5 Ways to Prepare for Safe Winter Driving

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As we approach the winter wonderland and snowy driving becomes routine, we invite you to review this information to prepare for safe winter driving:

  1. Review policy and procedures: Review policies and procedures with employees. Make sure your guidelines cover everyone who drives for work — full-time and part-time workers, and those who only drive for work occasionally. Also, make sure your guidelines cover all vehicles — company-owned as well as personal vehicles that employees use on the job.
  2. Review driving assignments: Dispatching drivers in winter requires a different approach than at other times of the year. The safest trip is one that never happens. So review the driving employees typically do. Is it all essential? Can you use technology or adjust schedules to reduce the need for driving?

If driving can’t be avoided, ensure your dispatchers and drivers evaluate current and projected weather and road conditions and review schedules accordingly. Identify the safest routes and use them. Schedule trips at the safest times of day.  If possible, avoid early mornings and late afternoons and evenings as road conditions and visibility can be poor at those times.

Your procedures for trip planning could include delaying the trip, modifying routes and planning for emergencies, or adjusting driving assignments to meet hours of service requirements.

Have dispatchers increase the frequency of check-ins when driving risks are high.

  • Prepare vehicles: Vehicles should be winter-ready before the snow falls, rains start, or temperatures drop. Look at the last few years to see when winter conditions usually hit your area. Create a schedule to winterize vehicles 3 to 4 weeks before this date.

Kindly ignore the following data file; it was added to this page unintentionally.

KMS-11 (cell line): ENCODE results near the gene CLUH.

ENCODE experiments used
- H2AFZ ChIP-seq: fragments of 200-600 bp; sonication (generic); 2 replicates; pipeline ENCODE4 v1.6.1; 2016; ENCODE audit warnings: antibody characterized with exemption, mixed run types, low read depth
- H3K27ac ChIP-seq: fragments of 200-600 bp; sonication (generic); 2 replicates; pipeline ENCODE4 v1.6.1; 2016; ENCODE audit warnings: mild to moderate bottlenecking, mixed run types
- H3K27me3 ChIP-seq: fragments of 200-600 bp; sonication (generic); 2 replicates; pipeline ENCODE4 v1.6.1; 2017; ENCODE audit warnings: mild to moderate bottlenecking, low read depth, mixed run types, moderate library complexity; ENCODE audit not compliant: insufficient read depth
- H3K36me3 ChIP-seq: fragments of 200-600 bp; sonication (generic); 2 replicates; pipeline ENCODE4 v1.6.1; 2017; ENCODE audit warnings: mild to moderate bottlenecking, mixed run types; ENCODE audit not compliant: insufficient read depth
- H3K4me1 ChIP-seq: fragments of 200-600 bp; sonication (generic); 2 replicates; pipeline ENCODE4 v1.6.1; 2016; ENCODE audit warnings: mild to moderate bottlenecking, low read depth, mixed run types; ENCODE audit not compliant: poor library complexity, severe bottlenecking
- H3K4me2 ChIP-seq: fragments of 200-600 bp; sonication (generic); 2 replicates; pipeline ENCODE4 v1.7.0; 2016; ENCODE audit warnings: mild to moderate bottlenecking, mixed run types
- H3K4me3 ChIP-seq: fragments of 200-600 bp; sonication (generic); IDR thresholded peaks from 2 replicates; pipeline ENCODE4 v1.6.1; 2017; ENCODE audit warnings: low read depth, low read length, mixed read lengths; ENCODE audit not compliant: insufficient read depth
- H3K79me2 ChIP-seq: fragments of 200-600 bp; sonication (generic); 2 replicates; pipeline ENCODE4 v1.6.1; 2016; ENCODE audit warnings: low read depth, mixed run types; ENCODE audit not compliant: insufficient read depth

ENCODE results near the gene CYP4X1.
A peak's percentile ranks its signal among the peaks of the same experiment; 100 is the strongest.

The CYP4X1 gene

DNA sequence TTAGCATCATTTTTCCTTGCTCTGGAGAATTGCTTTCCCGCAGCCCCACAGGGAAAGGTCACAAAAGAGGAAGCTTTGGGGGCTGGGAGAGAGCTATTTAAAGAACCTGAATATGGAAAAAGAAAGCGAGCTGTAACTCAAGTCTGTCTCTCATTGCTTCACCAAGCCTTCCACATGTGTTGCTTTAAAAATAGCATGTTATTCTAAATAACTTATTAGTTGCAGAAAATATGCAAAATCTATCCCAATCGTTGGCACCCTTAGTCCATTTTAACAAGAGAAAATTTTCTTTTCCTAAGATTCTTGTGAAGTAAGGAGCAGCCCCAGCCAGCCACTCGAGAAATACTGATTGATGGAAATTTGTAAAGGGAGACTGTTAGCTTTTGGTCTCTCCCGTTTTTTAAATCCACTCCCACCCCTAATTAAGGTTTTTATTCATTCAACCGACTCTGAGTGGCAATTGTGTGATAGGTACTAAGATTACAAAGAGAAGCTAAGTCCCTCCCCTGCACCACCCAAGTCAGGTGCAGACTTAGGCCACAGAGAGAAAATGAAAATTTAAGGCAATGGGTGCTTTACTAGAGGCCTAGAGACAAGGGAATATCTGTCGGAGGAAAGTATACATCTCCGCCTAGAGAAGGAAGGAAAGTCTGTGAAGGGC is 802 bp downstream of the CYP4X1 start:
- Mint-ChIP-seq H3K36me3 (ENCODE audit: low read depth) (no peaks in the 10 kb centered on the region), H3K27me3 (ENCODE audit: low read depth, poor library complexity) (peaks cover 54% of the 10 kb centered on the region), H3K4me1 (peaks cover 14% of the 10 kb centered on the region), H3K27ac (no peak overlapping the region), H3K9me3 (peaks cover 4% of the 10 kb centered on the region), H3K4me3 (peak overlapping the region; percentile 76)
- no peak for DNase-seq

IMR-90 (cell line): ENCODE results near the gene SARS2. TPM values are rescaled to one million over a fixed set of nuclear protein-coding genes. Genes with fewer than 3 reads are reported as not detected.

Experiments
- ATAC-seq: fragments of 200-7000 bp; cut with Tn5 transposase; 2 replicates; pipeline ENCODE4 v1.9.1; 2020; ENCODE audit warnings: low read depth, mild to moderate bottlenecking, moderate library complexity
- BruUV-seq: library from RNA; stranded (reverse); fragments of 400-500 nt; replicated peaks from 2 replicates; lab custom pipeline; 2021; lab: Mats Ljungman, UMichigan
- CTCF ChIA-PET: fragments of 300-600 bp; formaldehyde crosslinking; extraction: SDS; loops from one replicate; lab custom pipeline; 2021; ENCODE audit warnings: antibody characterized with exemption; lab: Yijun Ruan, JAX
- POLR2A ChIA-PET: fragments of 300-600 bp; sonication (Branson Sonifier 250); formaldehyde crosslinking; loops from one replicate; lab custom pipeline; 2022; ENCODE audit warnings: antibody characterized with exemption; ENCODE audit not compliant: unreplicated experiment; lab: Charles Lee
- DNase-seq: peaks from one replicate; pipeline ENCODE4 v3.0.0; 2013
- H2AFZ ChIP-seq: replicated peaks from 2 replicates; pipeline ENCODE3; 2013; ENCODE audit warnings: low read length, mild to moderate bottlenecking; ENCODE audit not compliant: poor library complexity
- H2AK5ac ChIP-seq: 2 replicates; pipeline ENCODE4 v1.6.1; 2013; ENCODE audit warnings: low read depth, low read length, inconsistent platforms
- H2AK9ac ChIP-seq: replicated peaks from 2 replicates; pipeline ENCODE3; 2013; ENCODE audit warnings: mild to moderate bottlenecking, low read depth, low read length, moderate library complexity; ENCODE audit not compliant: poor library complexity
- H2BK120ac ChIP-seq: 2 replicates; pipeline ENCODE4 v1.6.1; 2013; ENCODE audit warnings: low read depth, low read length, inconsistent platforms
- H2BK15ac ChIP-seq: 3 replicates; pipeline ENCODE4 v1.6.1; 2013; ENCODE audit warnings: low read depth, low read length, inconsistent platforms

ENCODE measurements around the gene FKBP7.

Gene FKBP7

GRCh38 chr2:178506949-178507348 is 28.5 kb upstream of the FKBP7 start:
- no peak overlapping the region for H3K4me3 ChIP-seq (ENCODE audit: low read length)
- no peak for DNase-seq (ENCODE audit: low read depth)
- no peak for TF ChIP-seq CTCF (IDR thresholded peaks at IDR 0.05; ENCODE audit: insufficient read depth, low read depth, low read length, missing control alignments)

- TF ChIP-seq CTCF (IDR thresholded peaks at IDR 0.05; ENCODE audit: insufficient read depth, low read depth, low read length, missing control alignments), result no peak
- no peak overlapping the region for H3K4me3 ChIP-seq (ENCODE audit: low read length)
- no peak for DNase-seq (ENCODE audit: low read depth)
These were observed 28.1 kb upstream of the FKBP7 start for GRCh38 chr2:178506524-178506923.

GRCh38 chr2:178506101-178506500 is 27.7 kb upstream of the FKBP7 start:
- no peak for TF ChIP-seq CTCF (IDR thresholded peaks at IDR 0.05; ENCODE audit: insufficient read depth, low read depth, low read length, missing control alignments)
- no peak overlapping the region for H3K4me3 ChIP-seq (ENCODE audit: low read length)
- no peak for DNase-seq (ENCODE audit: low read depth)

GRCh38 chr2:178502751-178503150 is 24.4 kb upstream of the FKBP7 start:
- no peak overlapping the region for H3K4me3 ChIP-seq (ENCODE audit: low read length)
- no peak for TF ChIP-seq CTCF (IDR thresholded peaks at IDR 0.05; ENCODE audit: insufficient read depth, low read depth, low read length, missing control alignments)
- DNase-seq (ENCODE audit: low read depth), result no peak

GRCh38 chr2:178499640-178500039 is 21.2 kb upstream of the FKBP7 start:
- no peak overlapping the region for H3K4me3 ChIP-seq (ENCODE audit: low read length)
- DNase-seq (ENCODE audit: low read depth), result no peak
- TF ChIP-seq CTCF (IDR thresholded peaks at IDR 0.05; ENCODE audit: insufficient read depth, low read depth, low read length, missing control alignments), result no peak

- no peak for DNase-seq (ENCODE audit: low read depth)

This also applies if your employees are using their own vehicles for work. You need to ensure that employee vehicles meet the same requirements as company vehicles when driven for work.

Winterizing begins with installing 4 matching winter tires. We recommend tires with the 3-peaked mountain/snowflake symbol. By law, tires need to have at least 3.5 mm of tread. Learn more about choosing winter tires.

Here are some other basic recommendations for winterizing a vehicle:

  • Check the battery, brakes, cooling and heating systems, electrical and exhaust system, and belts and hoses to ensure they’re in good working order.
  • Top up cooling fluid, oil levels, and windshield cleaning fluid.
  • Equip it with tire chains or traction devices in good condition.
  • Equip it with an emergency kit.
  • Use winter windshield wiper blades.
  • Prepare drivers: It’s never too early to discuss winter driving safety. To help drivers feel more prepared for winter driving, you can:
  • Including winter road safety topics in staff meetings
  • Reviewing and completing our winter driving hazards form (PDF 571 KB) with them
  • Having them demonstrate your safety procedures to prove they understand them
  • Teaching them how and when to install tire chains, if needed
  • Ensuring they have completed training, and schedule more if needed
  • Requiring them to do trip planning
  • Set goals: Setting road safety goals gives you a way to measure your progress. When it comes to winter driving, the main goal is to reduce the number of injuries, near-misses, and crashes in your organization.

You can also consider setting goals for the number and frequency of winter-related vehicle inspections, training sessions, and safety messages you share with your drivers.

We invite you to share near-miss and safety alerts with members. All confidential information will be removed. Please send an email to [email protected]

Click here to access the complete Safety alert from BC Safety Council : Winter Driving Safety Planning Tool Kit – Road Safety at Work